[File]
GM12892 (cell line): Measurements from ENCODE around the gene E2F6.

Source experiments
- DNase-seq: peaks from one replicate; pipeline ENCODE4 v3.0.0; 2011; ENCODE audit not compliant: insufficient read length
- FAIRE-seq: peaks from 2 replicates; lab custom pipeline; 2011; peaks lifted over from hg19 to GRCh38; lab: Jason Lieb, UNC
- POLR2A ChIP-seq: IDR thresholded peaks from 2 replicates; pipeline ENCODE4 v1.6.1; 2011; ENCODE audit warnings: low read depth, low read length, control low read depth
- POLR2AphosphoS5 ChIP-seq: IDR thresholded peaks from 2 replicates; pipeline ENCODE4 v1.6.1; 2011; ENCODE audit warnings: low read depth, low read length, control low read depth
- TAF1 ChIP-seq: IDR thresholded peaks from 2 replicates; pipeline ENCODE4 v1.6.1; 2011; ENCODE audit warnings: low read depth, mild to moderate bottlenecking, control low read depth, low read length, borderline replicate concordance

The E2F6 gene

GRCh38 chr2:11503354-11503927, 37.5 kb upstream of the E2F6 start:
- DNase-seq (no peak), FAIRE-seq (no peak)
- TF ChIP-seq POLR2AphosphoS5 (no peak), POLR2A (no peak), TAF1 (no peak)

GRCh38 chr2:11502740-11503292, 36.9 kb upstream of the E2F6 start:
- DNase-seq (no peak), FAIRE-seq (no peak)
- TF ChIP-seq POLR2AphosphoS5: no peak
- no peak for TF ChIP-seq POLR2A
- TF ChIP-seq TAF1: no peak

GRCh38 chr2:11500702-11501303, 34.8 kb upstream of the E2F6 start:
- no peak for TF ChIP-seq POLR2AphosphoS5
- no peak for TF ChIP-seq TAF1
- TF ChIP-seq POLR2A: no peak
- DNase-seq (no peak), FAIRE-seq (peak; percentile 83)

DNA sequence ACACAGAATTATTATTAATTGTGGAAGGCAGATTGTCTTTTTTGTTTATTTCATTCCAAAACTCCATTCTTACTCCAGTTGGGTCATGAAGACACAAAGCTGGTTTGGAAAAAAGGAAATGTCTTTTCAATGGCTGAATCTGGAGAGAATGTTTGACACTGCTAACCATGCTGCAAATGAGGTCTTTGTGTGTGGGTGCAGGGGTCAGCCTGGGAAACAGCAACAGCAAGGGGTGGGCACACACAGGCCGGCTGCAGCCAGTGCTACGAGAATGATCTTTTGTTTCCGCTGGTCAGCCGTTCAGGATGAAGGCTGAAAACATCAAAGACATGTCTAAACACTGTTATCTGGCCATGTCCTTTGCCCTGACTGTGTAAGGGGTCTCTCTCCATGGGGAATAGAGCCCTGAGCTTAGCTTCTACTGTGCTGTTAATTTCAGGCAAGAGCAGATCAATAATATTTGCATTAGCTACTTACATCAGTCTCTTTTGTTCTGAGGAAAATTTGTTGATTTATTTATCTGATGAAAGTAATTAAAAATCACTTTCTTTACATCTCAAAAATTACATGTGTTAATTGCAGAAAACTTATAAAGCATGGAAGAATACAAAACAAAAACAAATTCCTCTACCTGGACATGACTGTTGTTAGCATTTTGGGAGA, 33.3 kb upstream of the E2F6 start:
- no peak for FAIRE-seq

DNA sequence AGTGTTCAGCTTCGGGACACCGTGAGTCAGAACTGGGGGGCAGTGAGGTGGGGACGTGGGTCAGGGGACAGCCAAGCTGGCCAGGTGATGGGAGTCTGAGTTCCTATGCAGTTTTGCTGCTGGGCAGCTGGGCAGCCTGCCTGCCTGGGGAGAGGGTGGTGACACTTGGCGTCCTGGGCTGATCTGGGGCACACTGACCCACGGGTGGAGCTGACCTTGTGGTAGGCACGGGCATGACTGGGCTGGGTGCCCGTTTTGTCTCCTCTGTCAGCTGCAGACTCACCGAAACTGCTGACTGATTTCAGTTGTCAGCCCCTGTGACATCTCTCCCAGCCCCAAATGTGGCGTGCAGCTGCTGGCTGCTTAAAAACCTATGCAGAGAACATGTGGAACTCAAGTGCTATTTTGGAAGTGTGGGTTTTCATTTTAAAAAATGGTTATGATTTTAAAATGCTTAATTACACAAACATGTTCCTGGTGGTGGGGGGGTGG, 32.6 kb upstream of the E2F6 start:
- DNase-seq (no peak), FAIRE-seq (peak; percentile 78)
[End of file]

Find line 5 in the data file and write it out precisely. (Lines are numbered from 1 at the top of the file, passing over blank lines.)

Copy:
- POLR2A ChIP-seq: IDR thresholded peaks from 2 replicates; pipeline ENCODE4 v1.6.1; 2011; ENCODE audit warnings: low read depth, low read length, control low read depth